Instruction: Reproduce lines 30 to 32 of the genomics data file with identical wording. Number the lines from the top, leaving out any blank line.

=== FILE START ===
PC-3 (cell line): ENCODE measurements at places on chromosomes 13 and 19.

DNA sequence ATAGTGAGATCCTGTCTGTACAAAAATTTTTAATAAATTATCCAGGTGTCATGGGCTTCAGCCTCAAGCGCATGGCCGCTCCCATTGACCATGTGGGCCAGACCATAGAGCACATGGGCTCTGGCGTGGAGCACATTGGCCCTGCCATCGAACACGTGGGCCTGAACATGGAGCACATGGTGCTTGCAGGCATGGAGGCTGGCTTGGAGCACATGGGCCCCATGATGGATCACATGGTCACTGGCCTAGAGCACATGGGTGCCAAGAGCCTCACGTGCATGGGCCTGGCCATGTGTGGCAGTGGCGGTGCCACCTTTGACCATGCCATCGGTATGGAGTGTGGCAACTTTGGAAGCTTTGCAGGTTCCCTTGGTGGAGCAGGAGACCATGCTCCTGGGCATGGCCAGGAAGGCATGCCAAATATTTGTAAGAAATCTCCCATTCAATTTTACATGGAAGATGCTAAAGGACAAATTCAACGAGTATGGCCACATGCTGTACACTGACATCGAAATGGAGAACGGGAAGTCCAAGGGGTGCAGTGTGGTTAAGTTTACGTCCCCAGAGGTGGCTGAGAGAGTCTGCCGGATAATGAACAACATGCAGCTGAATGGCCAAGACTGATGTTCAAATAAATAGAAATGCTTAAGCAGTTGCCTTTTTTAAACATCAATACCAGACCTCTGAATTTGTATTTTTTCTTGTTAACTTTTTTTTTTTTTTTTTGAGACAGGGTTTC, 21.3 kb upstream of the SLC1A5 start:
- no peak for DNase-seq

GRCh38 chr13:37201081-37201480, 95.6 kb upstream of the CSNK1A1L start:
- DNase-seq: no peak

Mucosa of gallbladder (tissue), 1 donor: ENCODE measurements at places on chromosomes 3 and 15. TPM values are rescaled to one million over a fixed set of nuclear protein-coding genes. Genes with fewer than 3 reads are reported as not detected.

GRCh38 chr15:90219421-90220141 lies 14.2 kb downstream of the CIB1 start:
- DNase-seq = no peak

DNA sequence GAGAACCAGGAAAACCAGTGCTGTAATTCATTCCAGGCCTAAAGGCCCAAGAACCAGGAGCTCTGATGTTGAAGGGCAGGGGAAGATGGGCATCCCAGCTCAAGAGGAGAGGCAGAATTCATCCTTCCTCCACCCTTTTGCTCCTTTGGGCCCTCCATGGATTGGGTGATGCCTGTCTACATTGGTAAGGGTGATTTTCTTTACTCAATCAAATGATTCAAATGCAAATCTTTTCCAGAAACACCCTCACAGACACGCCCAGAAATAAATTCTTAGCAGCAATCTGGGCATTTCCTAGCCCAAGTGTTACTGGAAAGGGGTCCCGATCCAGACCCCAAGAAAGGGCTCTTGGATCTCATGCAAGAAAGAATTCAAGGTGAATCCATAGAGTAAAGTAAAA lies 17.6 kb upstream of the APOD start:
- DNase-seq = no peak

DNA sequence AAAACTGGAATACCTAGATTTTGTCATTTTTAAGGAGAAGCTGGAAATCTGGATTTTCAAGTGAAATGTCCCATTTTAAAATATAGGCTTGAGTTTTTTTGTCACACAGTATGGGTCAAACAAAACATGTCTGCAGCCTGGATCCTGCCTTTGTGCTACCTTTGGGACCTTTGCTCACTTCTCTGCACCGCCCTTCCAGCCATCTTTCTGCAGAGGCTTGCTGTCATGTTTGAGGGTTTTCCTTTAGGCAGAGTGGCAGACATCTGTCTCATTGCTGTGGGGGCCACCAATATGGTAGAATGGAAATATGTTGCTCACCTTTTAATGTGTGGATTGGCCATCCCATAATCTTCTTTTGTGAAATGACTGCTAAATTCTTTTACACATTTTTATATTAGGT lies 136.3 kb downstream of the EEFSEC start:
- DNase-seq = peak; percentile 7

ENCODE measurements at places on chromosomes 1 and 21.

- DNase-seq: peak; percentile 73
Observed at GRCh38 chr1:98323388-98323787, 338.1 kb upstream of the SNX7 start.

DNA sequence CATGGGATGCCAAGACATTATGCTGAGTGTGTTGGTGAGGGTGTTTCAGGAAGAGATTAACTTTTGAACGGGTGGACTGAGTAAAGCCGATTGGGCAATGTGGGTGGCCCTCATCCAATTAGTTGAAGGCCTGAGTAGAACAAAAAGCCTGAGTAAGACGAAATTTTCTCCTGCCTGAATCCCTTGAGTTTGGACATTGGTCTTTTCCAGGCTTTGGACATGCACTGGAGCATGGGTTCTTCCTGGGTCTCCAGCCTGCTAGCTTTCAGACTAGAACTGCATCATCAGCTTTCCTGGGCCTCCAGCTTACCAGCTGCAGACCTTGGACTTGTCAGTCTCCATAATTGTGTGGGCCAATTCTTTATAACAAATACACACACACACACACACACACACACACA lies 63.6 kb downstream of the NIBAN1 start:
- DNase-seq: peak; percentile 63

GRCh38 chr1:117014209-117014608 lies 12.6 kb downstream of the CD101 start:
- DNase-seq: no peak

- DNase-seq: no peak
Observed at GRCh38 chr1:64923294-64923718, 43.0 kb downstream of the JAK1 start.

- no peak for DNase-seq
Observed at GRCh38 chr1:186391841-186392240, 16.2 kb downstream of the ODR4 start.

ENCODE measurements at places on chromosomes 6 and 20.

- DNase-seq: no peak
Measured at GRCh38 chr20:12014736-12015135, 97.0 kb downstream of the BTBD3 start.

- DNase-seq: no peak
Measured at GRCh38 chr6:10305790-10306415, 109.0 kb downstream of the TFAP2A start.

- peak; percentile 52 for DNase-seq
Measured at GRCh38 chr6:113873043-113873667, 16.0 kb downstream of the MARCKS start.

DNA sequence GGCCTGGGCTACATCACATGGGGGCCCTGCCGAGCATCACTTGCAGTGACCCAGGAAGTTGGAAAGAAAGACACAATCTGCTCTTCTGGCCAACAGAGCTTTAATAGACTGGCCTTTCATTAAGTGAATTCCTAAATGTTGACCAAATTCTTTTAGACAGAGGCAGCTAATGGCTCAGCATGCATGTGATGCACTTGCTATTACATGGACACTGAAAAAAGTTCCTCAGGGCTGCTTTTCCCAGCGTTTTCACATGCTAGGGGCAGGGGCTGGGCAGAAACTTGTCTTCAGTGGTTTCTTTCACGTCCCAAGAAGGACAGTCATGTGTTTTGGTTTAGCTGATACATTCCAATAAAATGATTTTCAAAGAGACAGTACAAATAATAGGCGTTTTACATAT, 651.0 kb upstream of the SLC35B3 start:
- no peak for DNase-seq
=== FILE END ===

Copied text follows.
Measured at GRCh38 chr6:113873043-113873667, 16.0 kb downstream of the MARCKS start.

DNA sequence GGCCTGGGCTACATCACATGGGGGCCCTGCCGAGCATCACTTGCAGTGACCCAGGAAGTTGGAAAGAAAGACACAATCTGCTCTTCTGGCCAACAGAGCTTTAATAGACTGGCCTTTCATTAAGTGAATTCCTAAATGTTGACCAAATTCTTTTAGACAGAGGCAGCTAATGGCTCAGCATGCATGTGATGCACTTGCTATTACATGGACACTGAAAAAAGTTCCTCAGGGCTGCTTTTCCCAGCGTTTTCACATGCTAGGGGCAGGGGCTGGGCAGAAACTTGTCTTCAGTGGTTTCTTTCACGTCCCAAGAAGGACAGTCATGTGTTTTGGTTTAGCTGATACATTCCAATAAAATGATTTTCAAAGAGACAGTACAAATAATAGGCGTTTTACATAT, 651.0 kb upstream of the SLC35B3 start:
- no peak for DNase-seq